Bitcoin Crash: This Was Entirely, Utterly Predictable, Everyone
After peaking at $266 earlier this year, the Internet-based currency Bitcoin is collapsing in value faster than most of its proponents thought possible. That peak alone should tell you that Bitcoin, which is unbacked by traditional means (read: no gold, no full faith and credit of a national government, just the calculated net worth of the distributed market as demonstrated by the proof-of-work system), was well overdue for a bitter, harmful market correction.
By unbacked, I mean that Bitcoins are only worth anything if people are willing to use it to buy goods and services, like any other currency. Since there's very little "real" market value to a Bitcoin (have you paid for groceries using one lately?), it's incredibly volatile.
As of the time this article was written, Bitcoinity measures the current value as approximately $122 per Bitcoin. That's a 54.14% drop from peak value. Expect it to keep plummeting, though the price is fluctuating wildly thanks to the dubious efforts of automated trading bots to protect investor holdings. That last part is just a theory developed by a programmer friend, though it lines up with previous analyses of the Bitcoin market.
Of course, this was all entirely predictable, and in fact was built into Bitcoin as a standard feature from the start (although I doubt its creators intended for this kind of market instability). The current crash is what happens when you create a crypto-currency: it becomes completely unhinged and divorced from the realities of any kind of normalized, government-and-economy-backed currencies. Bitcoin has essentially become a speculatory engine writ large, and the entire market is dominated by the whims of the speculators. That's why values peaked at such a ridiculous high. As BTC's value skyrocketed, irrational exuberance set in, and Bitcoin holders had every reason to contribute to the push for a higher exchange rate. Huge fluctuations in value were to be expected. In some ways, it's astounding Bitcoin managed to climb so high.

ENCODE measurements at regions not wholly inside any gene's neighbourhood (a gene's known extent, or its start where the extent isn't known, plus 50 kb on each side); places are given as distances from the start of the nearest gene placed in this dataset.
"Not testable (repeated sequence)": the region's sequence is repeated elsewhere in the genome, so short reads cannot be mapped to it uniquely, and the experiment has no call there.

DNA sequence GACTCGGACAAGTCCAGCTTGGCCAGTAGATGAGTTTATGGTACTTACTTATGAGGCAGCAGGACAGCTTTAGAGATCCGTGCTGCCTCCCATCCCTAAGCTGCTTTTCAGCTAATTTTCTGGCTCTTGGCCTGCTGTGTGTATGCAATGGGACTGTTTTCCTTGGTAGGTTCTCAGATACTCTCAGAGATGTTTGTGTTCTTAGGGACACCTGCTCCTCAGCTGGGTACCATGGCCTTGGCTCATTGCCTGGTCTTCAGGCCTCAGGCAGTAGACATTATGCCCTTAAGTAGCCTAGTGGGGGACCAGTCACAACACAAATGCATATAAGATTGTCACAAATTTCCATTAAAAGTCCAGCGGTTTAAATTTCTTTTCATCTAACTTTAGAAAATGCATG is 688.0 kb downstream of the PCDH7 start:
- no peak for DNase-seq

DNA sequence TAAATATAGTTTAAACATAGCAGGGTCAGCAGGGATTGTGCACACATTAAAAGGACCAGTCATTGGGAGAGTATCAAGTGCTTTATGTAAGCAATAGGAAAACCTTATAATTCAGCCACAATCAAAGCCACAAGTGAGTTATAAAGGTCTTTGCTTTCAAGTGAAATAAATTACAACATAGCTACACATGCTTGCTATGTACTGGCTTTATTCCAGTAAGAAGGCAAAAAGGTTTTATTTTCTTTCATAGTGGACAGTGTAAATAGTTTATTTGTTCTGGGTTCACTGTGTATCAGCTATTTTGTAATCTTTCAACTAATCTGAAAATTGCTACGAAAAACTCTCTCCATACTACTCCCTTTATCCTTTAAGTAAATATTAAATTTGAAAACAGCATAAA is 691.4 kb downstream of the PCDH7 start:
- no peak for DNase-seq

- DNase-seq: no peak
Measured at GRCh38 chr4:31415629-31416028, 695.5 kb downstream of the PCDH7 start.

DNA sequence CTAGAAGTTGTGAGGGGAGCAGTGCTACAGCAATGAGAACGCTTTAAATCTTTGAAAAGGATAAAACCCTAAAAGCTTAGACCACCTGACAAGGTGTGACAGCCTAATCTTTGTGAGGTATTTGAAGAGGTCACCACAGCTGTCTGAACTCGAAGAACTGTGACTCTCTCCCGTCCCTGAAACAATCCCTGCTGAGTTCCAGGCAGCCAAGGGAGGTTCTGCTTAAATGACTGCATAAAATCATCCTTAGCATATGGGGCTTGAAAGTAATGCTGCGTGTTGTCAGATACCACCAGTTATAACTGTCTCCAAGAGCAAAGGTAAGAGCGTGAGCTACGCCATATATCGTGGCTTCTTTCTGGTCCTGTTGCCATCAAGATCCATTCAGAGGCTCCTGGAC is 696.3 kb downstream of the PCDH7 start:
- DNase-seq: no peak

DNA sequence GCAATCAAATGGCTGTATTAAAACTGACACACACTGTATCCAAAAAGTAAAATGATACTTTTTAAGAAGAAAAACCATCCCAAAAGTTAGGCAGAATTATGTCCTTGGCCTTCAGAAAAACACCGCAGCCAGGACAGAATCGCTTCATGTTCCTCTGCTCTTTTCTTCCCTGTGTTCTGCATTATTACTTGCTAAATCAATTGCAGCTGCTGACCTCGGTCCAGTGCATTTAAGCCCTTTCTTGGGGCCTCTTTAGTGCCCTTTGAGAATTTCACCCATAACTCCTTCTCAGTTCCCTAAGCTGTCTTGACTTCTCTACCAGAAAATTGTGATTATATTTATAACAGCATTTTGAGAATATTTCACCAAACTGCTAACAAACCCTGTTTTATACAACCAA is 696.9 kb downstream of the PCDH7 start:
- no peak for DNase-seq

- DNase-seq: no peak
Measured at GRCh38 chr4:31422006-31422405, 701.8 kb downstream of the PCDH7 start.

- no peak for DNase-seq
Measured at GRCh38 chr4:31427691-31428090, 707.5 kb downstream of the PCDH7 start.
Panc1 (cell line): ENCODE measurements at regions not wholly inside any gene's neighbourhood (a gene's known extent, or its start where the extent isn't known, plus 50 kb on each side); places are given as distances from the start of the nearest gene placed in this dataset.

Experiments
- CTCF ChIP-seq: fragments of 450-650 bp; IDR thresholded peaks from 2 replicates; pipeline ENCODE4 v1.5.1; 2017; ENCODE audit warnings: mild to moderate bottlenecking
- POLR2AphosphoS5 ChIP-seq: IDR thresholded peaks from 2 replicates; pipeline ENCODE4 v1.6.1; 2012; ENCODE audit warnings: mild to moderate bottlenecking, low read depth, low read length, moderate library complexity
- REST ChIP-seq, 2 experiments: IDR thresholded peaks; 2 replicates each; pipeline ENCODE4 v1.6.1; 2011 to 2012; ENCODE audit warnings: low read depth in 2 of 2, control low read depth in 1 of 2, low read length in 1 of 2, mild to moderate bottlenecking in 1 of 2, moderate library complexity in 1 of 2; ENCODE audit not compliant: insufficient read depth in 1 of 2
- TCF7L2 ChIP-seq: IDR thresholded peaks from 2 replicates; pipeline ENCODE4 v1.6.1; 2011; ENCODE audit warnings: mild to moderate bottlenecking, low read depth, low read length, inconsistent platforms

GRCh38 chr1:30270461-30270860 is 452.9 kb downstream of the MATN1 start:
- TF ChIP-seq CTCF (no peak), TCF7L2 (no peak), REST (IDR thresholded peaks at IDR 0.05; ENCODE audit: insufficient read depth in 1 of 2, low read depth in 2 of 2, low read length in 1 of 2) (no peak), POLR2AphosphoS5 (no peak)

Wildly shooting up and down in price is not what a currency should do. It makes the medium of exchange worthless as a long-term investment, which is crucial for any monetary system to succeed. Market instability may have generated a fantastic return on investment for a relatively small segment of the Bitcoin-holding population, but there really is no such thing as free money from a macroeconomic standpoint. Today, a lot of people find themselves suckers. Bitcoin is a vehicle for transferring money to the smartest, quickest investors, whose only real motivation is to pump up the price and jump ship.
For some evidence of this, check out this hilarious market prediction from just earlier today from the Bitcoin Bullbear admitting serious risks that "prices could pull back significantly," but predicting prices of $300, $400, even $500+ for people willing to give them lots of money for something that basically doesn't exist ...
What does this mean for Bitcoin? Well, this isn't the first time that Bitcoin has crashed. In June-October 2011, a similar trough saw the coin lose more than 90% of its value. So it seems likely the panic will fade, the market will stabilize ... and we'll see this happen again in just several months.
My recommendation for smart investors who don't mind riding a roller coaster? Wait until it hits rock bottom (who knows how far this plummet will take it; a crash that takes it to under $30, or even under $15, is not completely unforeseeable), then buy in for the inevitable rebound and sell the very second you sniff out any market instability.
Am I advising you to make an incredibly risky investment into a volatile market with no clear value beyond speculation? Yes. But isn't that kind of the point?
I'll leave you with this final word from David Clinch: